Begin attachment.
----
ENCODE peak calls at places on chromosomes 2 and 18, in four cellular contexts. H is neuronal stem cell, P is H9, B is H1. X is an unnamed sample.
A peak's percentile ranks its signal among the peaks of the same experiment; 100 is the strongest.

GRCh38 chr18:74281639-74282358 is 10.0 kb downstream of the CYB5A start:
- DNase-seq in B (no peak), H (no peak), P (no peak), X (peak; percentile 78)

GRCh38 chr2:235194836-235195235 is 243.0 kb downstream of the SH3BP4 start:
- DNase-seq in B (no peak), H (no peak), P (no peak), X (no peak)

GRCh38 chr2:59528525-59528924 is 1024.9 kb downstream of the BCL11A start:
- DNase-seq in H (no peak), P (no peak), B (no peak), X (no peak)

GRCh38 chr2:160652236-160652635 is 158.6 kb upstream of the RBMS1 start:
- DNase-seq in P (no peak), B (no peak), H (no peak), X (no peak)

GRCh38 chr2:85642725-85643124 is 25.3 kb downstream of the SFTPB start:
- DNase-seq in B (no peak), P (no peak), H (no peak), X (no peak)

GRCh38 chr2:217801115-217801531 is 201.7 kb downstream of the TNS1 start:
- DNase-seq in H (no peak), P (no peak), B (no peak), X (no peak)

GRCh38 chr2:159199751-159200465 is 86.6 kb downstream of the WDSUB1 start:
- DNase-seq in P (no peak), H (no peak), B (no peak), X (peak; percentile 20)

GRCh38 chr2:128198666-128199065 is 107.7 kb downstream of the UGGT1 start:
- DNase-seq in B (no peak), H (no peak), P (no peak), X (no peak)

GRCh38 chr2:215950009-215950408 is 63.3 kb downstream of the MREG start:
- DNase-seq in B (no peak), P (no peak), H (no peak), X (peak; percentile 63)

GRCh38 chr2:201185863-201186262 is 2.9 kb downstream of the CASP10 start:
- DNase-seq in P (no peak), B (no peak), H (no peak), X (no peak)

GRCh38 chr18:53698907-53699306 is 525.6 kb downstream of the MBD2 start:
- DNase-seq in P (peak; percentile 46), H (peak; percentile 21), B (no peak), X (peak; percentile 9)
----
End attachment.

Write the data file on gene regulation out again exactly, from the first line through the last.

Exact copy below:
ENCODE peak calls at places on chromosomes 2 and 18, in four cellular contexts. H is neuronal stem cell, P is H9, B is H1. X is an unnamed sample.
A peak's percentile ranks its signal among the peaks of the same experiment; 100 is the strongest.

GRCh38 chr18:74281639-74282358 is 10.0 kb downstream of the CYB5A start:
- DNase-seq in B (no peak), H (no peak), P (no peak), X (peak; percentile 78)

GRCh38 chr2:235194836-235195235 is 243.0 kb downstream of the SH3BP4 start:
- DNase-seq in B (no peak), H (no peak), P (no peak), X (no peak)

GRCh38 chr2:59528525-59528924 is 1024.9 kb downstream of the BCL11A start:
- DNase-seq in H (no peak), P (no peak), B (no peak), X (no peak)

GRCh38 chr2:160652236-160652635 is 158.6 kb upstream of the RBMS1 start:
- DNase-seq in P (no peak), B (no peak), H (no peak), X (no peak)

GRCh38 chr2:85642725-85643124 is 25.3 kb downstream of the SFTPB start:
- DNase-seq in B (no peak), P (no peak), H (no peak), X (no peak)

GRCh38 chr2:217801115-217801531 is 201.7 kb downstream of the TNS1 start:
- DNase-seq in H (no peak), P (no peak), B (no peak), X (no peak)

GRCh38 chr2:159199751-159200465 is 86.6 kb downstream of the WDSUB1 start:
- DNase-seq in P (no peak), H (no peak), B (no peak), X (peak; percentile 20)

GRCh38 chr2:128198666-128199065 is 107.7 kb downstream of the UGGT1 start:
- DNase-seq in B (no peak), H (no peak), P (no peak), X (no peak)

GRCh38 chr2:215950009-215950408 is 63.3 kb downstream of the MREG start:
- DNase-seq in B (no peak), P (no peak), H (no peak), X (peak; percentile 63)

GRCh38 chr2:201185863-201186262 is 2.9 kb downstream of the CASP10 start:
- DNase-seq in P (no peak), B (no peak), H (no peak), X (no peak)

GRCh38 chr18:53698907-53699306 is 525.6 kb downstream of the MBD2 start:
- DNase-seq in P (peak; percentile 46), H (peak; percentile 21), B (no peak), X (peak; percentile 9)